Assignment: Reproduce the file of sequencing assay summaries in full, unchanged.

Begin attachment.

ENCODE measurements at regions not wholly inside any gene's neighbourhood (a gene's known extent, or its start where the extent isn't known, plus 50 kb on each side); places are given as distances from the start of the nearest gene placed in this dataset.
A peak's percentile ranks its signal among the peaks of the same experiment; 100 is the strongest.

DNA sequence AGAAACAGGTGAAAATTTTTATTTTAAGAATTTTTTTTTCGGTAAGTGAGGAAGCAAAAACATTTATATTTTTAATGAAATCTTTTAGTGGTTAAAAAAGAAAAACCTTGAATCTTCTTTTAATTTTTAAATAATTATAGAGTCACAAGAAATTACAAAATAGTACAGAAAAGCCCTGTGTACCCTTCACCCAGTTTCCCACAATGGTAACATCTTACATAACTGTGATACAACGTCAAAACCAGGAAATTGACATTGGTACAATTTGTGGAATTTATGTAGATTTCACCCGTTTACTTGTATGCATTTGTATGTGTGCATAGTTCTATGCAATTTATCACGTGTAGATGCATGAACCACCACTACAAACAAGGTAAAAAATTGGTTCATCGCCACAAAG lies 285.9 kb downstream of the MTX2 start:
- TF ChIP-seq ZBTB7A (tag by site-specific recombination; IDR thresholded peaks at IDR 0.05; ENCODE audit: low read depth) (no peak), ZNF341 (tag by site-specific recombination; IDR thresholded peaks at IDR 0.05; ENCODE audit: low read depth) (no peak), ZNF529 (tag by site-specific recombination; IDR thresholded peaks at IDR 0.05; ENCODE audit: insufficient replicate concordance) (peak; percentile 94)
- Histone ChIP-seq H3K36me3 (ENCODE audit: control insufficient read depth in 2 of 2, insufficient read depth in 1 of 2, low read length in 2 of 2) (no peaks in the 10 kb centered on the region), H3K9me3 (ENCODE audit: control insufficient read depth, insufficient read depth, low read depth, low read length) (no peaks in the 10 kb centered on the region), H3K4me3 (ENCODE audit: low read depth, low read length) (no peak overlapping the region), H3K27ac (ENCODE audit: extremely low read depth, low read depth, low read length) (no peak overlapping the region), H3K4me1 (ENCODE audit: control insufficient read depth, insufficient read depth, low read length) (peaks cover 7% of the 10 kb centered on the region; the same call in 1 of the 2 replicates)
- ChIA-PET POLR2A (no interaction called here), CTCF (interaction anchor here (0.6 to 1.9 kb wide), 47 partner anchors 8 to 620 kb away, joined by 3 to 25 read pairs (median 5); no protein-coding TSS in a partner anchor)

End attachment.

ENCODE measurements at regions not wholly inside any gene's neighbourhood (a gene's known extent, or its start where the extent isn't known, plus 50 kb on each side); places are given as distances from the start of the nearest gene placed in this dataset.
A peak's percentile ranks its signal among the peaks of the same experiment; 100 is the strongest.

DNA sequence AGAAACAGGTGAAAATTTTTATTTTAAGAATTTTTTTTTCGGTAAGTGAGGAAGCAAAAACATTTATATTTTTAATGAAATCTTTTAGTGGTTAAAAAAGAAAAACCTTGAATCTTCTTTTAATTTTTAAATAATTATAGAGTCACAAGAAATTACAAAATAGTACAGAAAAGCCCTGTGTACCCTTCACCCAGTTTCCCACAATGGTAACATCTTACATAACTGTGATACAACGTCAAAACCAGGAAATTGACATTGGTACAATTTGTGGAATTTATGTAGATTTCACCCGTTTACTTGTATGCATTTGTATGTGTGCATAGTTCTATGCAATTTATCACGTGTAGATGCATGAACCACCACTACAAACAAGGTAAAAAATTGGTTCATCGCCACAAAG lies 285.9 kb downstream of the MTX2 start:
- TF ChIP-seq ZBTB7A (tag by site-specific recombination; IDR thresholded peaks at IDR 0.05; ENCODE audit: low read depth) (no peak), ZNF341 (tag by site-specific recombination; IDR thresholded peaks at IDR 0.05; ENCODE audit: low read depth) (no peak), ZNF529 (tag by site-specific recombination; IDR thresholded peaks at IDR 0.05; ENCODE audit: insufficient replicate concordance) (peak; percentile 94)
- Histone ChIP-seq H3K36me3 (ENCODE audit: control insufficient read depth in 2 of 2, insufficient read depth in 1 of 2, low read length in 2 of 2) (no peaks in the 10 kb centered on the region), H3K9me3 (ENCODE audit: control insufficient read depth, insufficient read depth, low read depth, low read length) (no peaks in the 10 kb centered on the region), H3K4me3 (ENCODE audit: low read depth, low read length) (no peak overlapping the region), H3K27ac (ENCODE audit: extremely low read depth, low read depth, low read length) (no peak overlapping the region), H3K4me1 (ENCODE audit: control insufficient read depth, insufficient read depth, low read length) (peaks cover 7% of the 10 kb centered on the region; the same call in 1 of the 2 replicates)
- ChIA-PET POLR2A (no interaction called here), CTCF (interaction anchor here (0.6 to 1.9 kb wide), 47 partner anchors 8 to 620 kb away, joined by 3 to 25 read pairs (median 5); no protein-coding TSS in a partner anchor)